Kear puts aside home-town loyalties in £1m Super League survival dogfight

Wakefield coach was born opposite Castleford's ground but that will count for nothing tomorrow, writes Dave Hadfield
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Short of being born in the changing rooms, John Kear's links with the club he will try to kick out of Super League tomorrow could not be much closer, nor go back much further.

The Wakefield coach in the relegation decider is as Castleford as they come. He was born at No 41, Wheldon Road, in a now demolished terrace almost opposite the rugby ground, long before anyone thought of calling it The Jungle.

"I did the scoreboard when I was five," he said. "My brother was 13 and it was his job, but he took me along. I always watched them, I played for the under-17s, the under-19s, the reserves and the first team, so you could say I go back a long way with the club."

Kear, by then a PE teacher, became Castleford's first conditioner - and one of the first in the game - in the early 1980s, later working as reserve team coach and assistant to Malcolm Reilly with the first team. Even when he was out of work earlier this season after being sacked by Hull, he could be found in the stand, watching what still feels like his club.

How must it feel, then, to be plotting to send them down this weekend after a match that only one of the neighbouring clubs can survive?

"I'm not looking at it as sending them down," he said. "I'm looking at it as keeping Wakefield up. It's very unfortunate that it's Castleford involved. I'd rather it was another team, but it's not."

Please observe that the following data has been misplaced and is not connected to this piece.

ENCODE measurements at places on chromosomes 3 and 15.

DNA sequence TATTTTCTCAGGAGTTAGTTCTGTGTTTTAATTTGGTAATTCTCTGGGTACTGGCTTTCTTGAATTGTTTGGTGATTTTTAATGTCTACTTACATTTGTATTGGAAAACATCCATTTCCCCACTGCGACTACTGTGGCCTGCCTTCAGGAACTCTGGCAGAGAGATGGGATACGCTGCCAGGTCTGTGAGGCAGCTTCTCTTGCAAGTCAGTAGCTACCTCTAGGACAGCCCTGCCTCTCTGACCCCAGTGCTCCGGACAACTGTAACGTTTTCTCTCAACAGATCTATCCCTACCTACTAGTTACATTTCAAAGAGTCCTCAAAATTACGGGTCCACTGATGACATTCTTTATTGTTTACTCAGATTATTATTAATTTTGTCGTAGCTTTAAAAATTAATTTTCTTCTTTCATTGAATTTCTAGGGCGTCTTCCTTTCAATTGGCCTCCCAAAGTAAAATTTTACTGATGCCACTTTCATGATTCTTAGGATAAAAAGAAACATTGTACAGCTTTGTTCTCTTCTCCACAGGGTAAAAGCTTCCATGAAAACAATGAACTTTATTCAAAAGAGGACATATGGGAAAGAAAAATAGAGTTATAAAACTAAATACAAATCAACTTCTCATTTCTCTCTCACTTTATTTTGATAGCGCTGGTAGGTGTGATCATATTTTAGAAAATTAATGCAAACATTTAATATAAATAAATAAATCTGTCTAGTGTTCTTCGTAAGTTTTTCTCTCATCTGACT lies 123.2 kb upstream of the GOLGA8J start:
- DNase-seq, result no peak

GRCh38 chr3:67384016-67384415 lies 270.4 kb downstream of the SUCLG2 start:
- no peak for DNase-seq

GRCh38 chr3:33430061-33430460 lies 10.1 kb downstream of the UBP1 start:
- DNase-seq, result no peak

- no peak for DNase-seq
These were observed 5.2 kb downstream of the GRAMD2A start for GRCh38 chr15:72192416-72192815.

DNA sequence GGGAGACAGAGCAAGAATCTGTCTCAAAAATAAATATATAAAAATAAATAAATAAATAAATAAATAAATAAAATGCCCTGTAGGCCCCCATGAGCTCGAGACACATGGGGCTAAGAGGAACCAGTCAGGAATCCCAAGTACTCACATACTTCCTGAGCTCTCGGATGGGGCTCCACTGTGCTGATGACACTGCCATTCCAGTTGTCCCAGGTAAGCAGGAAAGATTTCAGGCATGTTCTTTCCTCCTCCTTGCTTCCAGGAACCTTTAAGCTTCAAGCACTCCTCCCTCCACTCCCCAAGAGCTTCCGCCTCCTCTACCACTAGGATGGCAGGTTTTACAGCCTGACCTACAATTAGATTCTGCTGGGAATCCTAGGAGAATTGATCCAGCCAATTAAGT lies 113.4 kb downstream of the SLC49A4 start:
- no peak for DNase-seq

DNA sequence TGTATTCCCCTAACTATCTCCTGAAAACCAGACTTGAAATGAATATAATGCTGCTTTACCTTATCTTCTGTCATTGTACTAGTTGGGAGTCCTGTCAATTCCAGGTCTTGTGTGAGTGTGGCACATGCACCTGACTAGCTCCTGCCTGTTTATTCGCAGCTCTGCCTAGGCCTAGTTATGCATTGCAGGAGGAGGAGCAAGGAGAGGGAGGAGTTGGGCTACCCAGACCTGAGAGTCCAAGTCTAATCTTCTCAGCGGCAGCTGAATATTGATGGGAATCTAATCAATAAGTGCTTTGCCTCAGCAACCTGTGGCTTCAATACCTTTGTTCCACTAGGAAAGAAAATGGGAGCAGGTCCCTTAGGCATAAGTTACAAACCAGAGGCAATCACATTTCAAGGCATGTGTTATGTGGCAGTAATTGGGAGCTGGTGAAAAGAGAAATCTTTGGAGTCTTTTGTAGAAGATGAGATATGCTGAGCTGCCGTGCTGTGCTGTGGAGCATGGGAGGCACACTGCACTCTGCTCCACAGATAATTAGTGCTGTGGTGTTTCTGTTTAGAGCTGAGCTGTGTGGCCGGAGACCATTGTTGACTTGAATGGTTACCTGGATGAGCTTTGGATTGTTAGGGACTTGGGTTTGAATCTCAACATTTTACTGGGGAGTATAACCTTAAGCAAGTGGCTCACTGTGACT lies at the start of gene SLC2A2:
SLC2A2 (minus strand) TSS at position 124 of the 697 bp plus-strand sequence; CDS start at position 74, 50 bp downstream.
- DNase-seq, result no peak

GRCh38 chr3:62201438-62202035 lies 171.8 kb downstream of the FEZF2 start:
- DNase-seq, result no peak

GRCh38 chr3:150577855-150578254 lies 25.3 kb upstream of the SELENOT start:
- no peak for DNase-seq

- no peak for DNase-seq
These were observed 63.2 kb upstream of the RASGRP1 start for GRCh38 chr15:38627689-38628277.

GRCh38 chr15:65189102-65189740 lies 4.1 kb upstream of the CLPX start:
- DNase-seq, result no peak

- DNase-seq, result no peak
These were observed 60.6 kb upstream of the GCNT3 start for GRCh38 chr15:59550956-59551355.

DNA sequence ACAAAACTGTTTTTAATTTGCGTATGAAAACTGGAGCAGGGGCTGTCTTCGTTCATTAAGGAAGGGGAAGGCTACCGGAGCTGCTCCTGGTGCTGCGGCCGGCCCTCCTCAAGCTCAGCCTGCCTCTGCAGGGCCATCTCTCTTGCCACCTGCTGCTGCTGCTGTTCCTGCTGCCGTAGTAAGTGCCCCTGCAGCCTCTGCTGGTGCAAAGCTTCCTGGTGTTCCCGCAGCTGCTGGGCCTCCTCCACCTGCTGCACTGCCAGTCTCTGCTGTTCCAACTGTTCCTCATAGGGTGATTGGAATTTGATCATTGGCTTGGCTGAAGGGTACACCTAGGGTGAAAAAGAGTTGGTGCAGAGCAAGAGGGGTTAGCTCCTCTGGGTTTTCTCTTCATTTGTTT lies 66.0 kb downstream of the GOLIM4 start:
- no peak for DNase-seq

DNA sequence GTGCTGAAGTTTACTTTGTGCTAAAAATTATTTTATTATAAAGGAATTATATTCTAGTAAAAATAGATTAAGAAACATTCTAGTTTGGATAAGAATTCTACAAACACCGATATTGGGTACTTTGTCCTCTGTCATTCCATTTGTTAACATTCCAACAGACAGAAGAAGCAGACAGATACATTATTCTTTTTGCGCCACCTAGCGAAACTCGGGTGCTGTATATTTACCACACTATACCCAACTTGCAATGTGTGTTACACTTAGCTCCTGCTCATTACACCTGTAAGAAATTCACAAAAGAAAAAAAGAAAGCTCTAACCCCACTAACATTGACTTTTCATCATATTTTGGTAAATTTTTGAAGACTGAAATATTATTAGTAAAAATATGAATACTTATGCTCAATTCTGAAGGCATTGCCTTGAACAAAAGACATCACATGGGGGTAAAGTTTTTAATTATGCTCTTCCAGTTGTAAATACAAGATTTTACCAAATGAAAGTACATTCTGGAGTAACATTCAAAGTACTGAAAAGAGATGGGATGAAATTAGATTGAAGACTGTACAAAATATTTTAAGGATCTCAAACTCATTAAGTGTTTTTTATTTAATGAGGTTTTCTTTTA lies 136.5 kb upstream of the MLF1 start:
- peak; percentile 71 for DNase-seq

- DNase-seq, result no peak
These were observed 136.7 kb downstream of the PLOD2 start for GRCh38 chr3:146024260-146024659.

When Kear was appointed Wakefield coach, they were 8-1 odds-on favourites for relegation. His calculation then was that four wins in their remaining six games would keep them up and they have so far won three out of five, including an 18-0 win at Castleford and a stirring victory at Bradford last week to set up this showdown.

It has been called the £1m match, because that is roughly what the beaten club will lose when they drop out of Super League. The figure is made up from the loss of £800,000 in Sky television revenue plus the dip in income from sponsorship and smaller crowds. However, Kear has enjoyed his short time at Wakefield so much that he has already signed on for next season, regardless of which division the club are in.

If he had his way, tomorrow's game would not be quite so cut-and-dried. Although he is not an implacable opponent of the whole concept of promotion and relegation, like Castleford's Terry Matterson, he would make one important change.

"You must encourage people to get better and for clubs outside Super League that means promotion, but only if you're better than what you're replacing."

The way he would gauge that would be by pitting the National League One winners against the bottom side in Super League in a play-off.

"A lot of people have told me that they think it's a good idea," he said. "I can't see any downside to it."

Kear's skill in getting a team ready for a crucial match - seen to such great effect in Challenge Cup final victories with Sheffield and Hull - has now made Wakefield the favourites to escape, but he is insulating his side from such expectations.